Ballyscullion House was one of three grand residences built by the eccentric prelate, Frederick Augustus Hervey, 4th Earl of Bristol and Lord Bishop of Derry.

It is not to be confused with the present Ballyscullion Park, erstwhile seat of the Bruce and Mulholland baronets (still inhabited by descendants of the Mulhollands).

The Earl-Bishop's other seats were at Downhill, also in County Londonderry, and Ickworth, in Suffolk.

Ballyscullion was built close to the shore of Lough Beg, a small lough at the north-west corner of Lough Neagh; near the village of Bellaghy in County Londonderry.

Construction on the house began in 1787 and, like Ickworth, its predominant feature was a central, domed rotunda joined by curved sweeps to rectangular pavilions.

Below is an illustration of what the Earl Bishop's palace at Ballyscullion would have looked like, had it been fully completed.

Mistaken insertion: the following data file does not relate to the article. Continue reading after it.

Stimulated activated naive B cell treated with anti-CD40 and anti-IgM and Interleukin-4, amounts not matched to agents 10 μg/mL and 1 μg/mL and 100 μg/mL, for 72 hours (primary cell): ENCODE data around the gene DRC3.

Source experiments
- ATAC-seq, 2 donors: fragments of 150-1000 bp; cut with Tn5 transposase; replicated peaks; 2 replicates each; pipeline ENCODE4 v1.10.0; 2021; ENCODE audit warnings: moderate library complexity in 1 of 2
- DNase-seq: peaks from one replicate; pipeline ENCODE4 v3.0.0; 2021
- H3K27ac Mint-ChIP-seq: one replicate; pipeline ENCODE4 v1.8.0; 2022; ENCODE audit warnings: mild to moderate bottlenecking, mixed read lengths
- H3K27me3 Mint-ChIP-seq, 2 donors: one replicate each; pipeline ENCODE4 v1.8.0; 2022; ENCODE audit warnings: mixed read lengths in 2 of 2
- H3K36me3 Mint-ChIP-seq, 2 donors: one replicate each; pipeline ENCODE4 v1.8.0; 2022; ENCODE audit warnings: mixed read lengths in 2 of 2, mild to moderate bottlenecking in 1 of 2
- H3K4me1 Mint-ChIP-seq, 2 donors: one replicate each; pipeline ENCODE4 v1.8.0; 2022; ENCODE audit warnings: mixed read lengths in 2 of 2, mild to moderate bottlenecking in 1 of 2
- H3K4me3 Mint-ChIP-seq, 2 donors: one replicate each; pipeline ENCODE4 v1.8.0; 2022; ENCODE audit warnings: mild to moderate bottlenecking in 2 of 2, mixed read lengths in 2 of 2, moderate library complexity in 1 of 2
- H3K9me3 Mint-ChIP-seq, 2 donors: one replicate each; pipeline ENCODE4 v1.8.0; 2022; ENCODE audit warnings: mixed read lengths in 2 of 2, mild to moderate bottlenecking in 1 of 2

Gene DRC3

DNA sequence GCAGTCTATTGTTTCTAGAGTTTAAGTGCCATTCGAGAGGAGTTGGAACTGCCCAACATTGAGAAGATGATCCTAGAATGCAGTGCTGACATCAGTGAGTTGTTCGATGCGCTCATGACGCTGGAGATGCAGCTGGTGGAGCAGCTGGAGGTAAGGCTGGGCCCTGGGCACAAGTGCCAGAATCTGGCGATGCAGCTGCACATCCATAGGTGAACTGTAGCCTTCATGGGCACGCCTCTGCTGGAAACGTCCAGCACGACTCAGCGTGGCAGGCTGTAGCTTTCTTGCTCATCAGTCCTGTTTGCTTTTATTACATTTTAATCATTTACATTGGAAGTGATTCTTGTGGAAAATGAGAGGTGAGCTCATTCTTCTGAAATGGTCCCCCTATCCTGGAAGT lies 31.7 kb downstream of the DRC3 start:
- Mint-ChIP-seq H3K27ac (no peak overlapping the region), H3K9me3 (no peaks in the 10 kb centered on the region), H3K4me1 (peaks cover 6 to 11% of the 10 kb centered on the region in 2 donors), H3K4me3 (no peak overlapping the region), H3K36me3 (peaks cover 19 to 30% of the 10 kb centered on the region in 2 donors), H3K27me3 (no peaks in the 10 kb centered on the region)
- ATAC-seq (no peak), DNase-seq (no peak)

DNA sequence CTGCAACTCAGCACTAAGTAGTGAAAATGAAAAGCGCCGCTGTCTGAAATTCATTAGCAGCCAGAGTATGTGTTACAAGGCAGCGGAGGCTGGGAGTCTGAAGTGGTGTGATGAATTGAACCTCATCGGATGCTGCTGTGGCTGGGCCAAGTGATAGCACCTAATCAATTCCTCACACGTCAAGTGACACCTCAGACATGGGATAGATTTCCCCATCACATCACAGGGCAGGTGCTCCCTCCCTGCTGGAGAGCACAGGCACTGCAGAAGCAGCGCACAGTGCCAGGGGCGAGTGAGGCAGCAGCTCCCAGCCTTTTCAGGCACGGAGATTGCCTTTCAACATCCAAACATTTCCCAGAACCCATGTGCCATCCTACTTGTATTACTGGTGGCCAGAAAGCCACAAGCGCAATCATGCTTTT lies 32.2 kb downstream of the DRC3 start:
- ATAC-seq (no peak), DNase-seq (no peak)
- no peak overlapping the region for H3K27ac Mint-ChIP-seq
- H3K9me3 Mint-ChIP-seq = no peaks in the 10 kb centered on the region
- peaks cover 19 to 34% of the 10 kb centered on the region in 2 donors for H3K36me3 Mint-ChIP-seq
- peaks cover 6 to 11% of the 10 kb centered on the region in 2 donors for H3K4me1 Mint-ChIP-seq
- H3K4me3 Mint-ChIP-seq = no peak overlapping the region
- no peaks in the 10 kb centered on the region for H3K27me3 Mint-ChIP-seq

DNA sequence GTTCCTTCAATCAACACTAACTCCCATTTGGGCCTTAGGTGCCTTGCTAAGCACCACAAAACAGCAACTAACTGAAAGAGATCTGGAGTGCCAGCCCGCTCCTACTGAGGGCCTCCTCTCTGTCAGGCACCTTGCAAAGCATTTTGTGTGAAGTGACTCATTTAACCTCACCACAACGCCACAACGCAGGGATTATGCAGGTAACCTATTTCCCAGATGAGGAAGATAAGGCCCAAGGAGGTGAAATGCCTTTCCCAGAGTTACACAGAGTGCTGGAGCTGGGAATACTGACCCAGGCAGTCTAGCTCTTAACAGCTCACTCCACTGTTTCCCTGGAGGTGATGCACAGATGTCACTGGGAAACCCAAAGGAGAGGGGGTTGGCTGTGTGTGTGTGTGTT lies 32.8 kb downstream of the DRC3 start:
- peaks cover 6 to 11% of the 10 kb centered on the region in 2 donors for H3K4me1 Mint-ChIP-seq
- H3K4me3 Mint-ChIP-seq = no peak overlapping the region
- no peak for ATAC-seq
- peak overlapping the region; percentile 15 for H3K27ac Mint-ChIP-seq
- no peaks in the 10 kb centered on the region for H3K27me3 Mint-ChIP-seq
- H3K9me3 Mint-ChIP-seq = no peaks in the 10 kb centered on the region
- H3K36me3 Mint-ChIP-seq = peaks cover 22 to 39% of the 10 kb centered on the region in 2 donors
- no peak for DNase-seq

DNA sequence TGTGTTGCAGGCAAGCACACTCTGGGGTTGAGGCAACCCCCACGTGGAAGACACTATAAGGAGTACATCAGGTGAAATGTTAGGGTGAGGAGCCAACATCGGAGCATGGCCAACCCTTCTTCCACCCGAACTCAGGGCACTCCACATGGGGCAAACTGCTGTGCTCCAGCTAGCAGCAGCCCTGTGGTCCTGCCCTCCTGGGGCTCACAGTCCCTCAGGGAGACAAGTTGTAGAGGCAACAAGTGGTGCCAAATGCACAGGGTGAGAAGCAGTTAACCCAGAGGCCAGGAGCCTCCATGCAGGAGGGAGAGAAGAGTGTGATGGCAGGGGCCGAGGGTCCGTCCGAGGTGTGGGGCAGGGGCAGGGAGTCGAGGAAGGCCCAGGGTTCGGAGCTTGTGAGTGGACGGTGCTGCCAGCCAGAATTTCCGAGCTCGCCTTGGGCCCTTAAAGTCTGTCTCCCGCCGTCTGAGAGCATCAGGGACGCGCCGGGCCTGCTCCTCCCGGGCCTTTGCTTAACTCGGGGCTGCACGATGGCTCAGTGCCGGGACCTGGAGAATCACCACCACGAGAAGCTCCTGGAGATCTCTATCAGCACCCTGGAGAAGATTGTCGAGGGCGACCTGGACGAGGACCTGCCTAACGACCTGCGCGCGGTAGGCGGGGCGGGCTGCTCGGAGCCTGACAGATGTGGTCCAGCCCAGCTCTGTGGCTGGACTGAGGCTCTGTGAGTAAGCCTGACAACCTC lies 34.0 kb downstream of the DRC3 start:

The central rotunda was virtually completed but ca 1803-04, it was almost completely dismantled to avoid the alleged application of the 'window tax'.

The portico at the front entrance door was taken away to Belfast where it can be seen to this day adorning St George's Church in High Street, Belfast.

Ballyscullion House was apparently based on the 1774 house at Belle Isle, Lake Windermere.

Belle Isle house (which still remains) was very probably based on the Pantheon in Rome.

The Ballyscullion 'Palace' was, in its turn, to be the prototype for Ickworth House in Suffolk - the Herveys' principal country seat.


The Earl Bishop lost interest in the house, afterwards known as the "Bishop's Folly", and it was still uncompleted at the time of his lordship's death in 1803, though inhabited and partly furnished.